Thomas Hart Benton and America Today

    The “today” of Thomas Hart Benton’s 10-panel mural painting is pre-FDR, early Great Depression America of 1930-’31, a kaleidoscopic portrait of working people and their entertainments; their Moloch-like machines of production; the land’s bountiful crops and natural resources. It is peopled by New York City subway straphangers, cowboys in the West, steel-mill and coal workers

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    Sebastião Salgado, Part 2: Genesis

    Midway through a scene in the documentary The Spectre of Hope, Sebastião Salgado explains to John Berger that the near 350 photographs in Salgado’s book Migrations represent little more than one second of actual time. This is premised on an average exposure of about 1/250th of a second, yet Salgado says this single second of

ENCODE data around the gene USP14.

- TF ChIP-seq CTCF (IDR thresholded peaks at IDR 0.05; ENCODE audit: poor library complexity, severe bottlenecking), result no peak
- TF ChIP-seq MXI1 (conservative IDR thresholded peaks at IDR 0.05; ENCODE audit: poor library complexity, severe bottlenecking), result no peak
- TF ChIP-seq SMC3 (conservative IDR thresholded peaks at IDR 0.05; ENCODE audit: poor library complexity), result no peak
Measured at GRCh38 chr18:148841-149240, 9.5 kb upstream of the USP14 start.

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    12/29/2014

    Sebastião Salgado, Part 1: The Spectre of Hope

    During the seemingly endless wars and humanitarian crises of recent decades, some “conflict” photographers have been accused of exploiting their helpless subjects, of purveying “poverty porn.” Doubtless, there are NGOs and other aid organizations that have found photographs of starving children and displaced people to be useful tools in their fundraising. Much of this photographic genre

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    Godard and Goodbye to Language

    Only a few ripples remain. When the critic-filmmakers of the New Wave surged against the ramparts of the French “Tradition of Quality,” sweeping away in Cahiers du Cinema the detritus of many post World War II movies, they introduced a revitalized Gallic cinematic spirit, an élan as fresh as when Gance, Delluc, Epstein, Pagnol, Cocteau,

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